Entry Rifle MVP – Mossberg’s New Players

▪ Mossberg’s new Patriot is a good-looking rifle that can now hold its own among the competition.
▪ Mossberg’s new Patriot is a good-looking rifle that can now hold its own among the competition.

I’ve just returned from a prairie rat shoot in Wyoming where I had the opportunity to shoot all the new Mossberg guns that debuted earlier this year. In case you haven’t noticed, this North Haven-based company known for providing value-priced guns to price-conscious hunters and shooters is making a move.

To be honest, in the past you just didn’t mention Mossberg’s 4×4 centerfire rifle (an obtuse moniker that to this day I’ve never understood!), in the same sentence with the Remington 700, Winchester Model 70, or Ruger M77. But times are changing. Gone is the entire 4×4 line, and in its place are the Patriot and the MVP lines, the latter being the only bolt-action rifle compatible with standard AR magazines.

It may come as a surprise to many that Mossberg, founded in 1919, is the oldest and largest family-owned U. S. firearms manufacturer, and having produced over 10 million Model 500s, is the world’s largest pump-action shotgun manufacturer. They are also the second largest exporter of rifles and are represented in 85 countries worldwide.

Anyway, for a flagship rifle the Patriot is now what it could have been all along, even though the changes made were almost entirely cosmetic. Thankfully they have deep sixed the hokey Monte Carlo stocks of the 4×4 line and replaced them with a good-looking rendering of a straight comb classic. The unique bedding system of the 4×4, however, remains unchanged in that it is a one-piece polymer bedding platform for the receiver that also serves as the housing for the detachable magazine. This bedding chassis, if you will, simply drops down into the stock and is not permanently mated to it. This same sub-assembly is found in all three stock compositions offered in the Patriot — an injection molded synthetic, a traditional walnut stock, and a wood laminate. The one-piece polycarbonate magazine, which fits absolutely flush with the belly of the stock, is an excellent one; it’s feather light, virtually indestructible, and one of the easiest to charge I’ve ever encountered. The medium sporter-weight barrel is fluted, and the bolt body is spiral fluted — two features that are both functional and cosmetically distinctive. Also new with the Patriot is that the .375 Ruger chambering has been added to the caliber lineup, a first for Mossberg and a step that bestows true big game credibility to the line.

The Patriot is offered in 11 calibers with prices ranging from $386 for the synthetic stocked version, to $584 for the black/gray wood laminate.

Mossberg’s MVP Light Chassis rifle is available as a Combo Package with a pre-mounted 4-16x44 scope.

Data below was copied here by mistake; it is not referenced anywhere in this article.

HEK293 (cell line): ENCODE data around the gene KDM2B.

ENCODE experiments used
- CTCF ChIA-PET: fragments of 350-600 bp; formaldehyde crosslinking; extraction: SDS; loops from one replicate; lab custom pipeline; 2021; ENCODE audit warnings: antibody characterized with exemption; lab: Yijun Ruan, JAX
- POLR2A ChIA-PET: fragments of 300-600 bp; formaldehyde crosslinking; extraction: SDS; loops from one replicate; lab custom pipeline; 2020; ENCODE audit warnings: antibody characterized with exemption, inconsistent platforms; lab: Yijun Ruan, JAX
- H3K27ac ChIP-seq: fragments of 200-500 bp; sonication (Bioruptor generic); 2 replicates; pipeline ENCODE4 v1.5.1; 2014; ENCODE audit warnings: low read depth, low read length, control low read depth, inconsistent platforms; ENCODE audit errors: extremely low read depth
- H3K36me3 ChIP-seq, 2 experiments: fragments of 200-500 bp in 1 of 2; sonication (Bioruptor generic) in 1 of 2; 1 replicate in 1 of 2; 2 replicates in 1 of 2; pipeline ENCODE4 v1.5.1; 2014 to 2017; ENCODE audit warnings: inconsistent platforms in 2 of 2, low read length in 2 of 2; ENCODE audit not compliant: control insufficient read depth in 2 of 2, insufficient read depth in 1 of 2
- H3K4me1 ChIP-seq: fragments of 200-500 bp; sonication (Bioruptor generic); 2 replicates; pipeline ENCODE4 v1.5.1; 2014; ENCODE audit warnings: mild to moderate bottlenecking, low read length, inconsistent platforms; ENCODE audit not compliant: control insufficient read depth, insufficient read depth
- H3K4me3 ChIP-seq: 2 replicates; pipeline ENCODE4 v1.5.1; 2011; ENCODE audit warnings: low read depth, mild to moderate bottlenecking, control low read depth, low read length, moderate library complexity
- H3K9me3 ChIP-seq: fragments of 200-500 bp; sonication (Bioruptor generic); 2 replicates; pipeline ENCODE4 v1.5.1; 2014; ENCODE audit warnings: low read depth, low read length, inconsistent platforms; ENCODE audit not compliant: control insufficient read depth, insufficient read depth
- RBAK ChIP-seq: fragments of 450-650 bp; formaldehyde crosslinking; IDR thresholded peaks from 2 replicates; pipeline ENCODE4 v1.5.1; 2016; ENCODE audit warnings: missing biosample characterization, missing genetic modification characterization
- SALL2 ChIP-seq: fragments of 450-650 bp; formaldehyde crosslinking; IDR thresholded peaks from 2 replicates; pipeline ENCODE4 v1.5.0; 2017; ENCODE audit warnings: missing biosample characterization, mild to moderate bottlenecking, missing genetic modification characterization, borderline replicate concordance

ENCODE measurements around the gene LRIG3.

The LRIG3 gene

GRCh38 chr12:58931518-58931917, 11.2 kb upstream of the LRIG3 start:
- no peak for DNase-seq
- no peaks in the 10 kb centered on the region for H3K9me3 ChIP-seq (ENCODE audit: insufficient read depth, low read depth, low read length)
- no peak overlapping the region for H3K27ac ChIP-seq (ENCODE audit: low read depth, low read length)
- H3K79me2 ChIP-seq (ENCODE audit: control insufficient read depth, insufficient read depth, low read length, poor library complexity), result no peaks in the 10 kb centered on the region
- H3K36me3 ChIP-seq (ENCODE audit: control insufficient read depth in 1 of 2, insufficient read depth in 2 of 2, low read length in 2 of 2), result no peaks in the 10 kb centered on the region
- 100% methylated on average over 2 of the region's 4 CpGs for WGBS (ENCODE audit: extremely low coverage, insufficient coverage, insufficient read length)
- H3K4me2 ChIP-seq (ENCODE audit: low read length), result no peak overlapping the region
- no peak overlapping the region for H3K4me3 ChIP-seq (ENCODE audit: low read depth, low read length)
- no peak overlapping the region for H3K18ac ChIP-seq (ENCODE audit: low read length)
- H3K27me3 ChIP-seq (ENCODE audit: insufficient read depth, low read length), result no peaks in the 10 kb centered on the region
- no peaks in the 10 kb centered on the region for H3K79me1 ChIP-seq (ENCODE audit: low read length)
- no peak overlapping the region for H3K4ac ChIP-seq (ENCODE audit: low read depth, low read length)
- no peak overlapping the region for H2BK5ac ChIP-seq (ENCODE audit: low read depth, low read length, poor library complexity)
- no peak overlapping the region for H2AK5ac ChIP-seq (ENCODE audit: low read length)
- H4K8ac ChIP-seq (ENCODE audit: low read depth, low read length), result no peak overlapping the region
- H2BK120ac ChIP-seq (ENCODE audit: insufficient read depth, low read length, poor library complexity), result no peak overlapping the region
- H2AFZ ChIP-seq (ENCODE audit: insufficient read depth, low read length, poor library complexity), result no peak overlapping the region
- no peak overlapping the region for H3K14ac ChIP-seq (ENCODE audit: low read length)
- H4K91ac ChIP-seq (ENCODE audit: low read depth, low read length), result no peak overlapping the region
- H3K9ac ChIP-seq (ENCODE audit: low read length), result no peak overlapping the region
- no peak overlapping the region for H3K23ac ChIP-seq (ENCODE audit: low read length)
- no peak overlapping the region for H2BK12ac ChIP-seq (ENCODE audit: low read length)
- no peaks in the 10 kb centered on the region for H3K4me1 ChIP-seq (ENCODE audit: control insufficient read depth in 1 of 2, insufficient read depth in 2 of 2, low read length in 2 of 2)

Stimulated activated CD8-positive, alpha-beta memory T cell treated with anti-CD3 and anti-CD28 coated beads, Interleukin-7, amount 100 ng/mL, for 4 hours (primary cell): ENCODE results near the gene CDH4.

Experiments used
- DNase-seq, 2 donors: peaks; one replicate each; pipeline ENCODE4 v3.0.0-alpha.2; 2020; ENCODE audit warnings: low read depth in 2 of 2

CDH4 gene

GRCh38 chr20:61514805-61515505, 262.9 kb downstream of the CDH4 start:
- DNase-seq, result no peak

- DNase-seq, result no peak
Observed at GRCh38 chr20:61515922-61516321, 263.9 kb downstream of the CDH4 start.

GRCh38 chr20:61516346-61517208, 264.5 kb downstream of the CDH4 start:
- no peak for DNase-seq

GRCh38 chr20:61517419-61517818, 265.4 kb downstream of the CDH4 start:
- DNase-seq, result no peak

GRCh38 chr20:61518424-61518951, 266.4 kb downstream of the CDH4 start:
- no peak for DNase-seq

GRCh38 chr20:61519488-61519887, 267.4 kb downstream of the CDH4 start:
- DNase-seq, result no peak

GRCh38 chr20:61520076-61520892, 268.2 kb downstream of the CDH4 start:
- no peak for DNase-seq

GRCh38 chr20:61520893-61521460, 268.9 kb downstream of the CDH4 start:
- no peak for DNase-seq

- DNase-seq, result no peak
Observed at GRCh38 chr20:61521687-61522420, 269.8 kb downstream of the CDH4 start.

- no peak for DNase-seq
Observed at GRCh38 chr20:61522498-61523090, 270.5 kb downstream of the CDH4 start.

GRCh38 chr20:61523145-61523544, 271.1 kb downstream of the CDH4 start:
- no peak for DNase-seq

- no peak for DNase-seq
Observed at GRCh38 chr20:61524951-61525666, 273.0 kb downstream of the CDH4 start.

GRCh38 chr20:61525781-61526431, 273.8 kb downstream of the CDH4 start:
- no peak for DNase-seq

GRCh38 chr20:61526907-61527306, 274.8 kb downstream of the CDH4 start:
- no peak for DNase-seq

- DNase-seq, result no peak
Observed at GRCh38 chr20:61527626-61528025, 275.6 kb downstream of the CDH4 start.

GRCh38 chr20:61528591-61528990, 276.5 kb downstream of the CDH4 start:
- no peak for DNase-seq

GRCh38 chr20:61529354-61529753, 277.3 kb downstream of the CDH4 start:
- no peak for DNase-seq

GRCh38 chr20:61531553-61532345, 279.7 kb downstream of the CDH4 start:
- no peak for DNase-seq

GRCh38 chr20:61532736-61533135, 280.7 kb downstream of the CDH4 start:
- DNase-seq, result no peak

Mossberg’s MVP Light Chassis rifle is available as a Combo Package with a pre-mounted 4-16×44 scope.

The two new models I spent most of my time with on the aforementioned rat shoot were in Mossberg’s MVP line — the LR (Long Range) and LC (Light Chassis). When initially offered a couple of years back, MVP stood for Mossberg Varmint/Predator, but today the line has morphed well beyond that. Both guns are based on the Patriot action and are available in .223/5.56 and .308 Win. Where they differ from the Patriot is in their extended, tactical-style bolt handles and the fact they are fed with AR-type magazines.

The LC consists of a 16-1/4-inch medium bull barrel in the .223 persuasion, and an 18-1/2-inch spout in .308. Both come standard with a removable SilencerCo muzzlebrake and threaded cap for those who’d rather not. The receiver is bedded in a V-Block that’s integral with the aluminum chassis and to which is attached a removable Harris-type bipod. A pre-installed 13-position Picky rail is also standard. The buttstock is a MagPul mil-spec adjustable for length of pull. The .223 version that I used for the first day’s shooting was the Scoped Combo version which comes with a pre-mounted Vortex 4-16×44 scope. So equipped, it weighed 10 lbs., 2 oz.

The other new offering that I used on day two was the Long Range iteration, also in .223. It’s a benchrest-style synthetic stock with an adjustable comb and a 20-inch fluted barrel of medium bull contour. It, too, was equipped with a Vortex scope.

Outdoor writer and TV personality Jim Zumbo gets a sight correction from his spotter.
Outdoor writer and TV personality Jim Zumbo gets a sight correction from his spotter.

The rather stout barrels on both guns produced groups averaging around one inch during our short sight-in sessions using Federal’s American Eagle 50-grain JHP ammo, which is saying something because that’s Federal’s promotional fodder. I would expect their Premium offerings to do even better.

With Mossberg’s new Patriot and MVP lines I also expect the company to be viewed in a different light by consumers who heretofore considered them as strictly entry-level firearms.–Jon R. Sundra




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